The questions they asked him were about why he got into politics, gun violence, and broadly about other pressing issues facing America today. Rep. Schiff responded to each question with a measured response, taking particular time to talk about ways to address gun violence, protect American democracy, make the current economy work for the average person, and the necessity of protecting our environment. The kids listened to his words, and even if they all didn’t fully grasp how big of a deal it was to be having a dialogue with Rep. Schiff in the moment, we know that they’ll look back on this occasion and cherish the fact that they were given this opportunity. We’d like to extend a huge thank-you to Patrick Fischler, Lauren Bowles, and Julia Louis-Dreyfus for making this meeting possible!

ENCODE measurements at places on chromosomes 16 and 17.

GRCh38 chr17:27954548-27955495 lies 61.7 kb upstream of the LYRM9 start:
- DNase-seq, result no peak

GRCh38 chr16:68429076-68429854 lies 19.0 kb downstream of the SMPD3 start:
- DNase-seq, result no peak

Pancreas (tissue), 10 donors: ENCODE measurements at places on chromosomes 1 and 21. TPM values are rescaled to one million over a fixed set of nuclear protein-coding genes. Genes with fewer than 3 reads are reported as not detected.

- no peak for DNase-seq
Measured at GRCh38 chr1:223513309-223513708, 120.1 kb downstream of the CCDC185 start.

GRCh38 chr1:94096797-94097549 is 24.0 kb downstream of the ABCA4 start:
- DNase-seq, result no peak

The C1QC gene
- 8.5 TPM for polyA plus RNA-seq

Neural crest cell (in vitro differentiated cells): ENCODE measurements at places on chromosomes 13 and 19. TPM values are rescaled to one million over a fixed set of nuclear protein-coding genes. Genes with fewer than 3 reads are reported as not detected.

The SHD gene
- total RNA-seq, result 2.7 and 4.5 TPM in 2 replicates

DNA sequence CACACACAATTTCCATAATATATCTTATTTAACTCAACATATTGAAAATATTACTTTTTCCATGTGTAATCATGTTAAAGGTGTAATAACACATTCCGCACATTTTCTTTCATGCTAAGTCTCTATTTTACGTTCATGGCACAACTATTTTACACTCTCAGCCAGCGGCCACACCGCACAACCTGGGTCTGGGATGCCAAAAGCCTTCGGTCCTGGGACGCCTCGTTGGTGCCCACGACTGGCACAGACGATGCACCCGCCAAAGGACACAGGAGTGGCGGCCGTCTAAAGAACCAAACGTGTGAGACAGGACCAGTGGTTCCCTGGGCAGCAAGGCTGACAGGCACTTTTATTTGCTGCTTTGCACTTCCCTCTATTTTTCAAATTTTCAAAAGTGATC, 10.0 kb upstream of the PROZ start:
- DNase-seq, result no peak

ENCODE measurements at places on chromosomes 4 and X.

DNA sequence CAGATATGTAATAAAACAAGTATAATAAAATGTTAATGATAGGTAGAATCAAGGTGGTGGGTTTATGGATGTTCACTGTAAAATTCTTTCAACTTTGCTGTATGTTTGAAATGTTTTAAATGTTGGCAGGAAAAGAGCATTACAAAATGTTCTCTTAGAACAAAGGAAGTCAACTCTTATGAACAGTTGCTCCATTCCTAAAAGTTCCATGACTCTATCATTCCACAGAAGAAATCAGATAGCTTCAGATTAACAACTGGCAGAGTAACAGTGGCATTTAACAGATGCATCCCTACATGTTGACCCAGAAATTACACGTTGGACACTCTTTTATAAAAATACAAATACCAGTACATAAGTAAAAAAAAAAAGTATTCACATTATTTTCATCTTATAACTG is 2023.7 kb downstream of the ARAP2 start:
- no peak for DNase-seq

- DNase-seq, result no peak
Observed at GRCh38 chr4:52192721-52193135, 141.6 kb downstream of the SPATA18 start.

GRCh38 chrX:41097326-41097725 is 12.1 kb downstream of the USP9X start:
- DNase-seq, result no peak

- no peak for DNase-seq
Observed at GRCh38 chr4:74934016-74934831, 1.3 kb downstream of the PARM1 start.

After speaking with Rep. Schiff, we walked around the Capitol building so students could see the heart of American democracy. While we were still a little bummed we wouldn’t be getting a tour of the building, the students still looked up at the dome of the building with some wonder. It really is a cool and massive building to look up at in person.


After lunch, we headed to a Community Action Seminar where the students heard from a member of Youth Service America, a person who helps young people find their voice and launch projects on a large scale, similar to the ones our 8th graders completed on a small scale for their SWIM project. 


After her presentation, students were asked what are some reasons why they volunteer. They responded accordingly: 


Josh:  “When others are happy, I’ll be happy.”


Christian: “Being from a privileged background, I want to help those less privileged.” 


Jake: “I like to see the direct impact I can have.”


Jessica:  “Seeing issues that could be improved in the place where I live.“


Wyatt: “I like to volunteer because I like that warm feeling it gives me.”